One Friday afternoon in February 1912, the women who worked on the French netting machines at Gundry’s net-making factory in the market town of Bridport, Dorset, SW England, were informed (without notice) that their pay was to be reduced to match the wages of the girls and women who worked on the other machines in the factory. The women refused to accept this pay cut and immediately came out on strike. There was no precedent for this, and the women were on their own, there was no union backing, it was regarded as a wildcat strike.
They marched through the town, waving banners saying “We want our rights”, singing Suffragette songs, including the “March of the Women”, which had only been composed some six months earlier by Dame Ethel Smyth as an anthem for the Suffragette cause.
The women received support from the whole town – in fact a collection was made for them, and nearly £10 was raised (this would amount to around £800 in today’s money).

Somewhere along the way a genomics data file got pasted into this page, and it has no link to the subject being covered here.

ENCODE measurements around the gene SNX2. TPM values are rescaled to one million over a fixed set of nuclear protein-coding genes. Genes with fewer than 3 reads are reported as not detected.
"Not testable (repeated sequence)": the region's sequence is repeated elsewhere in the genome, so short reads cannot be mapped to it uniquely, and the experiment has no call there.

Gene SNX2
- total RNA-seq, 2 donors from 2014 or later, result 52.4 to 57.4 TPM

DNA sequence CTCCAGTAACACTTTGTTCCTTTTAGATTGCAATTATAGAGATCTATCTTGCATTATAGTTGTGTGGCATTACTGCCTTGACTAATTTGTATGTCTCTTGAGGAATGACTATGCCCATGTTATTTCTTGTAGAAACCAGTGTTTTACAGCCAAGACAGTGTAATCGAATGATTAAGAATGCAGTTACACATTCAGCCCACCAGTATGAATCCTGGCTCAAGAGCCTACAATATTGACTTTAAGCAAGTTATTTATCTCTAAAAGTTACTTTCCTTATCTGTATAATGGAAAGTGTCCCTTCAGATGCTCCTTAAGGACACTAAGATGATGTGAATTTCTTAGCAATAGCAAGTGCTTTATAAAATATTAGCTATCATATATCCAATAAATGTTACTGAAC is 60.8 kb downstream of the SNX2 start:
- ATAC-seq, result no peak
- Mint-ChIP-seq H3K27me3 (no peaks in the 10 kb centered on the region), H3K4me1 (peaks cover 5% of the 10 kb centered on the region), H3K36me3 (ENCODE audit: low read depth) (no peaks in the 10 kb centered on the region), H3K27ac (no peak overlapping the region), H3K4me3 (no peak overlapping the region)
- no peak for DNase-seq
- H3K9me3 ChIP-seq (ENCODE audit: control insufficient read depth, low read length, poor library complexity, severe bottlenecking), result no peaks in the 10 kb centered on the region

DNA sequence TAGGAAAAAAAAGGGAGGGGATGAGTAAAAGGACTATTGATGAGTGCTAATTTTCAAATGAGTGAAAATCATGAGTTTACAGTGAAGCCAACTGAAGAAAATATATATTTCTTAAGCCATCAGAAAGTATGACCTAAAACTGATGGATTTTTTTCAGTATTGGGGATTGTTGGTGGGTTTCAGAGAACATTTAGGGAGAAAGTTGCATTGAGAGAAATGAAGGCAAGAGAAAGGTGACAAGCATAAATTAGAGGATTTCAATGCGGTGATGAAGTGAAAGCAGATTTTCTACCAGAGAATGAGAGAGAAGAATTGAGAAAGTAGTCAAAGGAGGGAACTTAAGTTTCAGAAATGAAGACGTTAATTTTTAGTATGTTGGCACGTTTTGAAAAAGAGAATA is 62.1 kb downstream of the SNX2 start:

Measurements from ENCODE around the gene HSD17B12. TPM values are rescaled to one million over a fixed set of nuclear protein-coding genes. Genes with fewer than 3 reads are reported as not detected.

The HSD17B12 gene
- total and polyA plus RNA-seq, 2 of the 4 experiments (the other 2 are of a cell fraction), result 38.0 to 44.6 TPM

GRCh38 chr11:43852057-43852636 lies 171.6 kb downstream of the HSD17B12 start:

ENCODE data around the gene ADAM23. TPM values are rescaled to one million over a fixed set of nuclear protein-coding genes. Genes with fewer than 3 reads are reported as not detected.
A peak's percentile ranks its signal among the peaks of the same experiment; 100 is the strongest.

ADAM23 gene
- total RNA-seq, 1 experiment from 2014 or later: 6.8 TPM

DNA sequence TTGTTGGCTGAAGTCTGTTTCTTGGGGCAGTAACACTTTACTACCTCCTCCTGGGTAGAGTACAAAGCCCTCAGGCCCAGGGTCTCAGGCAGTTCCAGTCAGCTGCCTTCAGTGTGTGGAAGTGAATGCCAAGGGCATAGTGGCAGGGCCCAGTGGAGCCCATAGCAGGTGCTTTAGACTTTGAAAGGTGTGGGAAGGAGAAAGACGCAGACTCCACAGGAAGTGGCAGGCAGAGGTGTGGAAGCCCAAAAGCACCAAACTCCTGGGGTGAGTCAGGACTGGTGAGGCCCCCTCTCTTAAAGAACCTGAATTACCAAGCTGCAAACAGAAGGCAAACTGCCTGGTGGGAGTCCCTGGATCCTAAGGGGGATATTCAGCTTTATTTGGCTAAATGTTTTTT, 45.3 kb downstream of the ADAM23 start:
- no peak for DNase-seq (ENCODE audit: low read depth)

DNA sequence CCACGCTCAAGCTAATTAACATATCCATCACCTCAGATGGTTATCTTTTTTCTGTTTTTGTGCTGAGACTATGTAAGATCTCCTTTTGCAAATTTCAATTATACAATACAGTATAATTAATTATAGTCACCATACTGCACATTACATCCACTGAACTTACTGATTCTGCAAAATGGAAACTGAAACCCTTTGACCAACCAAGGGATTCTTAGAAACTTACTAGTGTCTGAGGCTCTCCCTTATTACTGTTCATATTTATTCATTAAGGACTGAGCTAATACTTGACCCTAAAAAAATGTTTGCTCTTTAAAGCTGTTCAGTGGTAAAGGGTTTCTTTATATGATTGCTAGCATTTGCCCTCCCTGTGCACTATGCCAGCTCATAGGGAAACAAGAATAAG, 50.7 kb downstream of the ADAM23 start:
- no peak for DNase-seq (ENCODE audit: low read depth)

The women were offered arbitration, and they eventually called on Miss Ada Newton, a representative of the recently formed National Federation of Women Workers, who came down from London to arbitrate with workers and management. A successful end to the strike was announced, and the women subsequently joined the union, being the first women in the town to be unionised. Details of the event were published in the local newspaper, the Bridport News.
This part of Bridport history was completely forgotten until recently, when a presentation was given by Carlos Guarita of the work of local photographer Clarence Austin who had taken photographs of the strikers. This inspired local women to get a group together to reproduce not only the photograph, but also to march through the town on 14 February 2015. We sang “March of the Women” and several other songs especially written for the day itself. A video has been made of the project itself, which you can watch here. There is also a Facebook page, please come and join us there.
Although the project itself was inspiring and good fun for us to do, it must be remembered that these brave women were putting their jobs and livelihoods on the line. They are real “Sheroes”, unsung working-class women who stood up for their rights, inspiring generations of women to do the same.
Written for Sheroes of History by Heather Hamer, who is a member of BridFem, Bridport’s Feminist group.
See the local news report of the reconstruction event here.